Nordic nations

Sweden election: far right makes gains, but falls short of true power as PM invites moderate opposition to talks

PM Stefan Lofven’s Social Democrats and the centre-right opposition Moderates both suffered their worst results in decades

PUBLISHED : Monday, 10 September, 2018, 4:59am
UPDATED : Monday, 10 September, 2018, 9:56pm

Swedish voters angry about crime and migration on Sunday delivered a blow to two centrist parties that have traded power for decades, but an insurgent far-right party still fell short of capturing a commanding position inside the parliament.

The election had been watched closely for signs about the extent to which a cascade of anti-immigrant fear could hit even Sweden, which has long been one of Europe’s most open nations toward refugees.

The far-right Sweden Democrats had at times during the campaign appeared to have a shot at becoming the biggest party in the country, but in the end they placed third, capturing 17.6 per cent of initial tallies of the vote. Still, they succeeded in defining the election’s agenda and expanded their power in parliament.

The ruling centre-left Social Democrats and Greens and their Left Party parliamentary allies had 40.6 per cent of the vote, while the opposition centre-right Alliance bloc was at 40.3 per cent.

The preliminary count of 99.7 per cent of electoral districts gave Social Democrat Prime Minister Stefan Lofven’s coalition parties 144 seats in the 349-member parliament, and the Alliance 143 seats. The anti-immigration Sweden Democrats were poised to get about 62 seats, not quite as many as some pre-election polls indicated but significantly better than in 2014.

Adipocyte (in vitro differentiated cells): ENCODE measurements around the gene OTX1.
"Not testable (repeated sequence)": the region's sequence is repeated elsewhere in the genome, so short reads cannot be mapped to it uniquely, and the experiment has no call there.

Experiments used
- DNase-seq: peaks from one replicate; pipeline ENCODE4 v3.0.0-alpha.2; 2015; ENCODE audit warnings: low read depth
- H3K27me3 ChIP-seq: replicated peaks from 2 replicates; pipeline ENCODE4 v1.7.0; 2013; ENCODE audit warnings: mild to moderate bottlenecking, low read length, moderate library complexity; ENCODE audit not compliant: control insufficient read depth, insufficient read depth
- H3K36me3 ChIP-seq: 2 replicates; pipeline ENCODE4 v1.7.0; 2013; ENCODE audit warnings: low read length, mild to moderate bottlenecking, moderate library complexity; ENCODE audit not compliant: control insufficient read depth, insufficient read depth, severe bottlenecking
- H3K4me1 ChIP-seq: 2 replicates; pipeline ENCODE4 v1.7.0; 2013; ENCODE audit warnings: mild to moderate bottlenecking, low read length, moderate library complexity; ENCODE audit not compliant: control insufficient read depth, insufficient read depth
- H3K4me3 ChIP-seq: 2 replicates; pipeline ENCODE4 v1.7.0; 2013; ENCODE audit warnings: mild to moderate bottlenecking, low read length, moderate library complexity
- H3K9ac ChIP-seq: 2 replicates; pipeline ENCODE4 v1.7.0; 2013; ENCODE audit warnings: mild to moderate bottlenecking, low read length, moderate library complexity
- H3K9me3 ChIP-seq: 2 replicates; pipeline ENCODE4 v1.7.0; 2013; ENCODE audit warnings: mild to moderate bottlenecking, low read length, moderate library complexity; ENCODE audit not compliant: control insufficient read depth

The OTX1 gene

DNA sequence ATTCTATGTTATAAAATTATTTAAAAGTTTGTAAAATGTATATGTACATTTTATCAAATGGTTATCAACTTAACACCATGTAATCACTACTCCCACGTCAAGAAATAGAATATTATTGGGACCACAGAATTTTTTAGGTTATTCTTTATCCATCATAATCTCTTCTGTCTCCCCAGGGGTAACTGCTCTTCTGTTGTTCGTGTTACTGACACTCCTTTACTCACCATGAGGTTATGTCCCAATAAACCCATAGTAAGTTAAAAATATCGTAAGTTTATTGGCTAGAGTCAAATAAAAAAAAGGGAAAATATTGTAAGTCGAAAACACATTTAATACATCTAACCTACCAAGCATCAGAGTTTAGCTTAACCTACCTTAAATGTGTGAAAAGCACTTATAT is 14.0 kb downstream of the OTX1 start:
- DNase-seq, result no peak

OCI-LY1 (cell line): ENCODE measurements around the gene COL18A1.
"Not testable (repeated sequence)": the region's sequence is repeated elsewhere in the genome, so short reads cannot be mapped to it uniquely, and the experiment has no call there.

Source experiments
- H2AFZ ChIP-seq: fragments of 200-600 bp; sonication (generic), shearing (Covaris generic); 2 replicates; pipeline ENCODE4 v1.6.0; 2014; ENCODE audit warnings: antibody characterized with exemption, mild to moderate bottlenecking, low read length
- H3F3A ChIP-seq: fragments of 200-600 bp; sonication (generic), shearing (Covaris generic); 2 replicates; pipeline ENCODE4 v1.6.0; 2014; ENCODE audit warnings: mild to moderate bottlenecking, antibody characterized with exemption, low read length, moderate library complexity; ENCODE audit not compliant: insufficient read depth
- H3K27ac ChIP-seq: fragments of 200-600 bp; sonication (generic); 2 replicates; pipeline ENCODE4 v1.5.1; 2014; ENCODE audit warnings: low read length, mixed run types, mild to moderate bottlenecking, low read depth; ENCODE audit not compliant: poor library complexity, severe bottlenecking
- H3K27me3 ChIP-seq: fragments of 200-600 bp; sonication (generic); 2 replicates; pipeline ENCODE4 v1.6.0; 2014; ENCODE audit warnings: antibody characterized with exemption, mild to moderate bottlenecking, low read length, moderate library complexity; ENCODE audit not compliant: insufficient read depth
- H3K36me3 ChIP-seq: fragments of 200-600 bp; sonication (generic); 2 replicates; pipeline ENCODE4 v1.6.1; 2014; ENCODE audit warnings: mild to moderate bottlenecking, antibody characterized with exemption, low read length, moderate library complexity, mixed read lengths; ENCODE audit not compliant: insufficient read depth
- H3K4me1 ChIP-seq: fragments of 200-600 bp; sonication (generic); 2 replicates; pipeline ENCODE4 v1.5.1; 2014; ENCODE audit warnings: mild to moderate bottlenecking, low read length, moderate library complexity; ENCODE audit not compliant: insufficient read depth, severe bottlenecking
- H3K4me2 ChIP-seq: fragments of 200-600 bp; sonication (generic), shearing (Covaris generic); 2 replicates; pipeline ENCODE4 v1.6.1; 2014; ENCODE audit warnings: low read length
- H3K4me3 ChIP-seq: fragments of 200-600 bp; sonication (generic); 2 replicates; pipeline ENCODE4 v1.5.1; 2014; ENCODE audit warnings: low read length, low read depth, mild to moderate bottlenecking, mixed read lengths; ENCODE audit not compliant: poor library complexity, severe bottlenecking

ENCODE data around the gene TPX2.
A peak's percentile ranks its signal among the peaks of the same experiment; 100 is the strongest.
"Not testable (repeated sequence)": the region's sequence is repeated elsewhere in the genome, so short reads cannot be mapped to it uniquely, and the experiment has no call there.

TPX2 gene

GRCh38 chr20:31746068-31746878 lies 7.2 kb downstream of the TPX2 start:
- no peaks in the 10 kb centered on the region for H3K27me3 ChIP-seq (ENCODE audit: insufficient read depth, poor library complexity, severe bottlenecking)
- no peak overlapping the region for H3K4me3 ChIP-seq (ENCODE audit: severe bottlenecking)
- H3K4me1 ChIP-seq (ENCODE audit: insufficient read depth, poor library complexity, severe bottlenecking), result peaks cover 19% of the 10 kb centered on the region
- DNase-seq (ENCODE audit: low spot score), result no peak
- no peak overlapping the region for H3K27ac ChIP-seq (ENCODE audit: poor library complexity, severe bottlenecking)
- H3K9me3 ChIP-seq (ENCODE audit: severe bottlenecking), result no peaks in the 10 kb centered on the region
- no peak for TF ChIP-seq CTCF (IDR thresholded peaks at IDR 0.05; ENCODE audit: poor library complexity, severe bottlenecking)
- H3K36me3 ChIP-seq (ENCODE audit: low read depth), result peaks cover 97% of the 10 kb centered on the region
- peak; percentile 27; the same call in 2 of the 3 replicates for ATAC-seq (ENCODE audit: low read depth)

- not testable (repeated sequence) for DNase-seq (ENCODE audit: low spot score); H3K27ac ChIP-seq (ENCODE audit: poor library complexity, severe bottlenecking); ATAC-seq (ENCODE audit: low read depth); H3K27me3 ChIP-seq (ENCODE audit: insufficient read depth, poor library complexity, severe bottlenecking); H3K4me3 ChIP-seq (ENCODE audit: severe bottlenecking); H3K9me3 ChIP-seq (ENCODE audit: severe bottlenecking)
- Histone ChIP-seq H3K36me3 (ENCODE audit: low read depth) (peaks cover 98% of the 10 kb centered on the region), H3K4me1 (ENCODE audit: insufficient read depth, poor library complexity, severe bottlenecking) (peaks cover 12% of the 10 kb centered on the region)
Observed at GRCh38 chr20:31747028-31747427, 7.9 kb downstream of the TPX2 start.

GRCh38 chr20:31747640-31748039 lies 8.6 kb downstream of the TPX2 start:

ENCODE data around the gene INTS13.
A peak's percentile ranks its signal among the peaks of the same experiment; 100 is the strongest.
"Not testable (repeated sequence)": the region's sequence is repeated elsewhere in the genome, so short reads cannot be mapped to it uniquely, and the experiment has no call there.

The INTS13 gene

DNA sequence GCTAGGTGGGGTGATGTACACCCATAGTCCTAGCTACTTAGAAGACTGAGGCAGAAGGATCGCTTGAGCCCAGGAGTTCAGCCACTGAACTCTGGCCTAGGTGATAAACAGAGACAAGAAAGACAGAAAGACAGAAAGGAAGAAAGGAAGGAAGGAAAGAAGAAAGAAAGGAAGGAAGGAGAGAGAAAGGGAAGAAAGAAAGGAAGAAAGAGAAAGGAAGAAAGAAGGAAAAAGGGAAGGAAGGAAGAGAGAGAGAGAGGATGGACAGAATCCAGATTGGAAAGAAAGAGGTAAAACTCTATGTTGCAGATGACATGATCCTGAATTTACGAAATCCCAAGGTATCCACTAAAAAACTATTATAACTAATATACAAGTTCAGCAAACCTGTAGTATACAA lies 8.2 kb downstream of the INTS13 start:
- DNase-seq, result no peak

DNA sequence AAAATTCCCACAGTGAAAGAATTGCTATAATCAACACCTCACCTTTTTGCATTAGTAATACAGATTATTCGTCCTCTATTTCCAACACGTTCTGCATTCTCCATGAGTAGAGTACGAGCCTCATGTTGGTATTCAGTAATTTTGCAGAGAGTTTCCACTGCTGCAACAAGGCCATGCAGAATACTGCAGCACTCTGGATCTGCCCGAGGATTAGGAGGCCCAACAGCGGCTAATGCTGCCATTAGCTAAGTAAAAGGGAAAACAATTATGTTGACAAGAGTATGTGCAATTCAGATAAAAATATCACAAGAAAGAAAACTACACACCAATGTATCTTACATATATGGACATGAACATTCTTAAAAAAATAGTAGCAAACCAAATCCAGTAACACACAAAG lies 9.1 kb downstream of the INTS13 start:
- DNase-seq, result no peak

Now Swedish leaders will head into a chaotic period of politicking as they seek to build a ruling coalition out of the fragments of their old political landscape. Both the Social Democrats and the Aliance’s Moderates had among their worst results in modern Swedish political history.

Lofven invited the Alliance opposition to talks.

“It is clear that no one has received a majority, so it’s natural to have a cross-bloc cooperation,” Lofven told supporters.

“The voters have made their choice, now it’s up to all of us decent parties to wait for the final result and then negotiate (and) cooperate to move Sweden forward in a responsible way,” he added.

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Defying calls to stand aside by several leaders in the Alliance, Lofven said he would “work calmly as prime minister with respect to the voters and Sweden’s electoral system” for two more weeks until the new parliament opens.

He did not disguise his reaction to the gains by the Sweden Democrats. “I’m of course disappointed that a party with roots in Nazism can win so much ground in our time,” Lofven said.

Sweden Democrat Jimmie Akesson told a cheering crowd of supporters that “now we will gain influence in Swedish politics for real”, as the results came in. He said his party had “won” the elections because of its gain in seats.